Traveling with Your Dog
Itís vacation time and you need to consider whether you will be taking your dog with you or leaving him behind. Part of your decision will be the kind of vacation you want to take and where. Make your decision early so you can adequately plan arrangements for him in either case.
Travel is Stressful on Your Dog
Traveling may be fun for you, but it is stressful for your dog, causing confusion and anxiety. Dogs are creatures of habit and routine. They are happiest when they are in familiar surroundings. As much as you want to have your dog with you, this is the time to think of him and what he needs as opposed to what you want. There will be situations where leaving Fido behind is better than taking him with you. If your dog is not well-behaved and well-trained, it would be better to leave him at home.
If you are planning on taking him, you need to plan and make arrangements in advance to avoid any surprises or catastrophes along the way. Call all locations you are planning on visiting and ask if they allow dogs. If they do, also ask if there are any restrictions.
Make Sure Shots are Up-to-date
You will need a certificate of health from your vet and a record of up-to-date shots if you are planning on crossing the border or flying with your dog. Your dog should wear his collar at all times while traveling. Make sure your dog has an identification tag with your contact information attached to his collar along with another form of identification such as a micro-chip or tattoo.
BYOF: Bring Your Own Food
Bring enough of your dogís regular food to cover the duration of your trip, plus a few extra meals in case you are delayed in returning home for any reason. Itís best to take the food with you, rather than banking on being able to find his brand of food in the location you are traveling to. It is also helpful to pre-portion his food in single-serve packages. Also make sure you have sufficient water for him. Bottled water is preferable as your dog can get sick from drinking water in a strange location. Travel food and water bowls are convenient to have as you can fold them up and put them away when your dog is finished with his meal. It also saves having to carry heavier ceramic bowls, which can break in transit.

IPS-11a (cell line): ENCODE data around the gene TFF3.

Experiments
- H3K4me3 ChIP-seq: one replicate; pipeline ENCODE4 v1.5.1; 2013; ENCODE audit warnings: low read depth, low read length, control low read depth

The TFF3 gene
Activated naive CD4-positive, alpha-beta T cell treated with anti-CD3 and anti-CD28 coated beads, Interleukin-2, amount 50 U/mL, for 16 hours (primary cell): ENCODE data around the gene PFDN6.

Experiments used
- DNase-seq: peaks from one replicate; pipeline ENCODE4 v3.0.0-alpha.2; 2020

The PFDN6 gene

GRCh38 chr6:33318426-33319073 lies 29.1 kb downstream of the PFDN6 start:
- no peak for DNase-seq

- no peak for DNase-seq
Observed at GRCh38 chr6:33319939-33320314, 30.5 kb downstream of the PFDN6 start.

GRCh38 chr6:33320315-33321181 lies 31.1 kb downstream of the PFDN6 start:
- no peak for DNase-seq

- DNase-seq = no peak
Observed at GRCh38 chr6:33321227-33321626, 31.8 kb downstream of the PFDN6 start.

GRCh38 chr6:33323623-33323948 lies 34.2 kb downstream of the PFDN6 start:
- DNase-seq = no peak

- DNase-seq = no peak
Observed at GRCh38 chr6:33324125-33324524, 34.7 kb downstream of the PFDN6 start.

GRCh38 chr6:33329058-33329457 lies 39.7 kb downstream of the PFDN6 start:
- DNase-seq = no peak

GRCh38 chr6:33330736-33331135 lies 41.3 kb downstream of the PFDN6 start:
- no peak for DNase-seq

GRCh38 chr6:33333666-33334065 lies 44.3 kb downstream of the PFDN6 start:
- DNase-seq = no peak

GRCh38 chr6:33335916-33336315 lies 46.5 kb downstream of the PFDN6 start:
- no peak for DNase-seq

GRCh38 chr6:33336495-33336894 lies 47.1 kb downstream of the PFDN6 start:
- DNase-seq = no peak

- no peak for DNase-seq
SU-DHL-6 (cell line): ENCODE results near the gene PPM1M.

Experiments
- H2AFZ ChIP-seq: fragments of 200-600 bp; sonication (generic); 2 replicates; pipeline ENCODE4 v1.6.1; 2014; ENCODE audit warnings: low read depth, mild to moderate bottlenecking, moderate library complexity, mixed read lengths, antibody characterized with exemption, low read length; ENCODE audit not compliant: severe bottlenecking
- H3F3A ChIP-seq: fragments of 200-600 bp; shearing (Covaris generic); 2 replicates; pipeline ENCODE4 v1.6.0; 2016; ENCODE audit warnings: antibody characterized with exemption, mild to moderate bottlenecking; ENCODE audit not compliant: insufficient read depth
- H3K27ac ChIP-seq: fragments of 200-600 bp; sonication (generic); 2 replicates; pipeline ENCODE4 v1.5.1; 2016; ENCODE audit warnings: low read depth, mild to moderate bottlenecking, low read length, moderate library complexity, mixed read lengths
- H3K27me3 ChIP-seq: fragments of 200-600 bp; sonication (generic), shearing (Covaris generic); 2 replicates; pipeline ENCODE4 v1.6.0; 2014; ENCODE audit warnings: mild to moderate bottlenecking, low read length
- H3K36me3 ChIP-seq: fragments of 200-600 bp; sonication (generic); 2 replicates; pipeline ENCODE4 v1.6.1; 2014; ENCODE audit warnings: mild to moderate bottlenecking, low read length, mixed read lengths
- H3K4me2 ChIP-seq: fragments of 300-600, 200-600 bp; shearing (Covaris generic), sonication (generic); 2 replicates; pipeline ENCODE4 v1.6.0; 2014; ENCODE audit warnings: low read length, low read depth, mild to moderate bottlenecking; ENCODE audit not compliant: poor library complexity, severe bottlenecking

Clean Up After Your Dog
Remember to be a good citizen and be diligent about cleaning up after your dog. Nobody wants to stumble upon your dogís poop.
What to Pack for Your Dog:
Food & treats
Food and water dishes
Collar & Leash with ID tags
Towels to dry off with
Blankets or a dog bed
First Aid Kit for Dogs
Grooming tools Ė brushes, de-shedding tool etc.
Toys and bones
Any medication your dog may be taking
Staying In a Hotel with Your Dog
These days, there are many pet-friendly hotel options available to pet owners. It is still a good idea to book ahead, letting the reservation staff know that you are bringing a dog with you. Most hotels set aside specific rooms as pet rooms, so even though a hotel allows pets, once they sell out of their pet-friendly rooms, you may be out of luck. Be prepared to pay a little extra for having Fido stay with you.
Don't Leave your Dog Alone
Never leave your dog alone in the hotel room. Your dog is in a strange environment, with new smells, people and sounds that he is not used to. Dogs in strange situations can bark more than they would if they were at home. No matter how well-trained a dog is, you may find that he barks continuously while you are gone, disturbing others or he may cause damage to the hotel room.
Find a "Pet-Friendly" Hotel
Look for hotels that donít just allow pets, but are pet-friendly. They will have additional services and perks that cater to your furry friend.
can help you find those hotels that will take good care of your pet.
Puppy Care Home Page
Feeding Your Pup
Switching Your Puppy's Food
Choosing Your Puppy's Food
My Puppy Has Diarrhea!
Traveling with Your Dog
Traveling By Air with Your Dog
Traveling by Car with Your Dog